There is another famous TV adaptation of another perennial horror favorite, FRANKENSTEIN: THE TRUE STORY (1973), directed by Jack Smight and co-written by Christopher Isherwood. It features an all-star cast including James Mason, Sir John Gielgud, Sir Ralph Richardson, David MacCallum, Agnes Moorehead, and in the principal roles, Leonard Whiting as Victor Frankenstein and Michael Sarrazin as The Creature. I think Universal owns the home video rights for this film; seeing that all these classic horror TV films have already made it to DVD, I guess it is only a matter of time before FRANKENSTEIN: THE TRUE STORY is released as well, hopefully in its full-length version of 200 minutes.

All in all, not being a fan of TV movies, these great DVDs seem to have restored my faith in the medium somewhat and I hope more gems from the past are brought back to entertain us in the coming months and years!

#2 of 17 OFFLINE   Jeff_HR

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Posted June 10 2002 - 06:17 AM

I'd love to have a Region 1 or 0 version of COUNT DRACULA (1977; starring Louis Jourdan and Frank Finlay). I agree that it is probably the best version of the story. I may have to get a region free DVD player if these films don't turn up being released in the USA.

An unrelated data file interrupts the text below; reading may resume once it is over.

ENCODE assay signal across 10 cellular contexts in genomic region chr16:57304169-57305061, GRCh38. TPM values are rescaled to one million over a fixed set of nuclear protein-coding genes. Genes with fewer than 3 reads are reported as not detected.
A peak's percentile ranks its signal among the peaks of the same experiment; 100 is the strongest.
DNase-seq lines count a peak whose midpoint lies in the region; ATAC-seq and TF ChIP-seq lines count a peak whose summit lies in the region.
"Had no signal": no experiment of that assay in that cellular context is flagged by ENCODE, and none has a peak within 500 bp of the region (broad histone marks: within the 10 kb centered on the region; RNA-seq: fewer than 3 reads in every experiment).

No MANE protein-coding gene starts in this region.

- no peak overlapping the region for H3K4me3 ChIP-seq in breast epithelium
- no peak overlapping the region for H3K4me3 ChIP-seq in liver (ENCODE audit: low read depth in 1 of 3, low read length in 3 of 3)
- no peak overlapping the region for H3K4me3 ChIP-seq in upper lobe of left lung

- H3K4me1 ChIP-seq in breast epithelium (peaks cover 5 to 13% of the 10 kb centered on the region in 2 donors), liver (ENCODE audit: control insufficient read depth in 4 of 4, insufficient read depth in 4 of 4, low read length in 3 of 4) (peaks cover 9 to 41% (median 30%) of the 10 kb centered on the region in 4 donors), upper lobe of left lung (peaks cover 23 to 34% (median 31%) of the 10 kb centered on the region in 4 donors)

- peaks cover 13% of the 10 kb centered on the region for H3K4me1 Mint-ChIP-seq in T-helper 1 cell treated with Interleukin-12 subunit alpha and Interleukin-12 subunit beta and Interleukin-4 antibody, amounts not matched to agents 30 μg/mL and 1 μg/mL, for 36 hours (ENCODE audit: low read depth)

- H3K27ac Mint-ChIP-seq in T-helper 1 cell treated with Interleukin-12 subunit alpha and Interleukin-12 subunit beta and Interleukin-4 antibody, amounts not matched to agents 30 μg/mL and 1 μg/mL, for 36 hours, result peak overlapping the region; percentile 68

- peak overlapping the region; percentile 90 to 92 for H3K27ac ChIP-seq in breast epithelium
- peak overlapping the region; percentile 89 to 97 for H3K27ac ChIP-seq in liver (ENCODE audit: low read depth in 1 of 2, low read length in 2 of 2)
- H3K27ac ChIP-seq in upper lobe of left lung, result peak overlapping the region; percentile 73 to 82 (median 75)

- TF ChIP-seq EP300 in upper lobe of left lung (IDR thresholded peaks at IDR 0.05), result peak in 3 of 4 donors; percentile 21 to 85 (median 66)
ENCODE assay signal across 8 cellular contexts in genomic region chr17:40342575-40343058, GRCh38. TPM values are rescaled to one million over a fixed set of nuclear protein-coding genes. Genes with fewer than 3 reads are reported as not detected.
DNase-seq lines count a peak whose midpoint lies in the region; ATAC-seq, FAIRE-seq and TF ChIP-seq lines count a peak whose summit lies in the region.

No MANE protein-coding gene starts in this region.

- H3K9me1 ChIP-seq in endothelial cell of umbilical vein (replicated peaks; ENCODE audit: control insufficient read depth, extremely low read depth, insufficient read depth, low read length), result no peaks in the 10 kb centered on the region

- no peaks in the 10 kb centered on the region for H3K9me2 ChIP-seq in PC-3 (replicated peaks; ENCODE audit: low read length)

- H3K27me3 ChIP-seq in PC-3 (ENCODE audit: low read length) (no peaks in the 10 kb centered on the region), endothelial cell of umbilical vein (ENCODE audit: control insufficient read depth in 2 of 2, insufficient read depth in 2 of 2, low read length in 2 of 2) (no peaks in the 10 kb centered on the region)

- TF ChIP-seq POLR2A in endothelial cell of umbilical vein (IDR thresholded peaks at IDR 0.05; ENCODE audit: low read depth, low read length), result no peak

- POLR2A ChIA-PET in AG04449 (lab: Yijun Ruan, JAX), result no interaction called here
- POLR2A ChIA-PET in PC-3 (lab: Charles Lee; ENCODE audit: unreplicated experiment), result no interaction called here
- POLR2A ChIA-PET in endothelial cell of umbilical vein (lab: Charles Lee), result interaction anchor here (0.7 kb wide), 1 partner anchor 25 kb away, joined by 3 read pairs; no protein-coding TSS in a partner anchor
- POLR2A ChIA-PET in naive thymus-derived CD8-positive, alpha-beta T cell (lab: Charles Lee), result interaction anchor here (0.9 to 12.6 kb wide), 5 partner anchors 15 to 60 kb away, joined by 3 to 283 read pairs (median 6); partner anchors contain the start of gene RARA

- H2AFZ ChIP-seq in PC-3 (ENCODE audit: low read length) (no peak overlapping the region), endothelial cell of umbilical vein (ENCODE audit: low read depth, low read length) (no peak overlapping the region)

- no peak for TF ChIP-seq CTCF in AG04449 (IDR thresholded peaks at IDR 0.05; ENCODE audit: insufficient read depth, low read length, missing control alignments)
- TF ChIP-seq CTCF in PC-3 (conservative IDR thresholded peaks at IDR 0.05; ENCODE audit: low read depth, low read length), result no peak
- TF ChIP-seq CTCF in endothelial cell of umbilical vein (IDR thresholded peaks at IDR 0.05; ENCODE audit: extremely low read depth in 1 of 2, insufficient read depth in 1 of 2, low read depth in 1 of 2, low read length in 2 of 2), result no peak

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#3 of 17 OFFLINE   George_Reis

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Posted June 10 2002 - 08:17 AM

How can we get Universal to release a boxed set of KOLCHAK: THE NIGHT STALKER? There's only 20 episodes!!!

#4 of 17 OFFLINE   Steve Phillips

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Posted June 10 2002 - 09:06 AM

I have the three BBC discs (COUNT DRACULA, DORIAN GRAY and HOUND OF THE BASKERVILLES) and they are well worth the price. All of them are Region Free (Zero), but in PAL. If you have a cheap APEX unit, these should play in the US; as most APEX players have a PAL output, even if they only play Region 1 or Zero discs.

#5 of 17 OFFLINE   Jeff_HR

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Posted June 10 2002 - 10:24 AM

Unfortunately I don't have a PAL convertor. It is looking like a special DVD player is becoming a must.
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#6 of 17 OFFLINE   JerryB

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Posted June 10 2002 - 11:12 AM

I'm eagerly awaiting the Louis Jourdan "Dracula" and Cushing's '68 "Hound of the Baskervilles" coming from Blackstar. I'm looking forward to comparing Cushing's performances in the '59 and '68 versions of Hound. Plus, I've always wanted to see the Jourdan Dracula, having read about it over the years.